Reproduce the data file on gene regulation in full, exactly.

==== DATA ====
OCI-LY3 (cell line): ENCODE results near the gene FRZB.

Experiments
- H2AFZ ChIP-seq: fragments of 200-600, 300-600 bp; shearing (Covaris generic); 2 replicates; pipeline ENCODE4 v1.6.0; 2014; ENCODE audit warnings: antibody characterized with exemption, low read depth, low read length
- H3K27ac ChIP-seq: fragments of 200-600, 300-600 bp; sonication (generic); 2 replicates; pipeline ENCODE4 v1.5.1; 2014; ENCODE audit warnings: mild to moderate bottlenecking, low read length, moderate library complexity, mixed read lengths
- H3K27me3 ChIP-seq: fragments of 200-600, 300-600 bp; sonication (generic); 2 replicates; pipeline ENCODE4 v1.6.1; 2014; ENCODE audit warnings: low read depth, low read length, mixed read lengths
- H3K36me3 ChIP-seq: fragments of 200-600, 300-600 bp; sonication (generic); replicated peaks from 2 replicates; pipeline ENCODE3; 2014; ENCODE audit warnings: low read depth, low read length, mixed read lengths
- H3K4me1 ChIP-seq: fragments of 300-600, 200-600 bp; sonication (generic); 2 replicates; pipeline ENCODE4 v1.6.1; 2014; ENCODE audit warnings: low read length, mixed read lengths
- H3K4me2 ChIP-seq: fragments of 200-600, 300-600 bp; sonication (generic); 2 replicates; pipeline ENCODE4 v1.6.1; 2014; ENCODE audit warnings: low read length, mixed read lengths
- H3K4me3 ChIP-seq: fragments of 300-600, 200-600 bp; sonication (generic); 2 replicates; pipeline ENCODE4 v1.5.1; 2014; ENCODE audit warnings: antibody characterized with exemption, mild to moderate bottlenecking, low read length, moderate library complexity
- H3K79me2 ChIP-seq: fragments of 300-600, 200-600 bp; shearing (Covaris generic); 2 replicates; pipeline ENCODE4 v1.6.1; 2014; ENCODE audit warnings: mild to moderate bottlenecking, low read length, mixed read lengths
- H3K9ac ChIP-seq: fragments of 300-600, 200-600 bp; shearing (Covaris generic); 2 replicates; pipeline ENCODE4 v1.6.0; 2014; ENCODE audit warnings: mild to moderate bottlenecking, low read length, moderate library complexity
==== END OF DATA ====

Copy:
OCI-LY3 (cell line): ENCODE results near the gene FRZB.

Experiments
- H2AFZ ChIP-seq: fragments of 200-600, 300-600 bp; shearing (Covaris generic); 2 replicates; pipeline ENCODE4 v1.6.0; 2014; ENCODE audit warnings: antibody characterized with exemption, low read depth, low read length
- H3K27ac ChIP-seq: fragments of 200-600, 300-600 bp; sonication (generic); 2 replicates; pipeline ENCODE4 v1.5.1; 2014; ENCODE audit warnings: mild to moderate bottlenecking, low read length, moderate library complexity, mixed read lengths
- H3K27me3 ChIP-seq: fragments of 200-600, 300-600 bp; sonication (generic); 2 replicates; pipeline ENCODE4 v1.6.1; 2014; ENCODE audit warnings: low read depth, low read length, mixed read lengths
- H3K36me3 ChIP-seq: fragments of 200-600, 300-600 bp; sonication (generic); replicated peaks from 2 replicates; pipeline ENCODE3; 2014; ENCODE audit warnings: low read depth, low read length, mixed read lengths
- H3K4me1 ChIP-seq: fragments of 300-600, 200-600 bp; sonication (generic); 2 replicates; pipeline ENCODE4 v1.6.1; 2014; ENCODE audit warnings: low read length, mixed read lengths
- H3K4me2 ChIP-seq: fragments of 200-600, 300-600 bp; sonication (generic); 2 replicates; pipeline ENCODE4 v1.6.1; 2014; ENCODE audit warnings: low read length, mixed read lengths
- H3K4me3 ChIP-seq: fragments of 300-600, 200-600 bp; sonication (generic); 2 replicates; pipeline ENCODE4 v1.5.1; 2014; ENCODE audit warnings: antibody characterized with exemption, mild to moderate bottlenecking, low read length, moderate library complexity
- H3K79me2 ChIP-seq: fragments of 300-600, 200-600 bp; shearing (Covaris generic); 2 replicates; pipeline ENCODE4 v1.6.1; 2014; ENCODE audit warnings: mild to moderate bottlenecking, low read length, mixed read lengths
- H3K9ac ChIP-seq: fragments of 300-600, 200-600 bp; shearing (Covaris generic); 2 replicates; pipeline ENCODE4 v1.6.0; 2014; ENCODE audit warnings: mild to moderate bottlenecking, low read length, moderate library complexity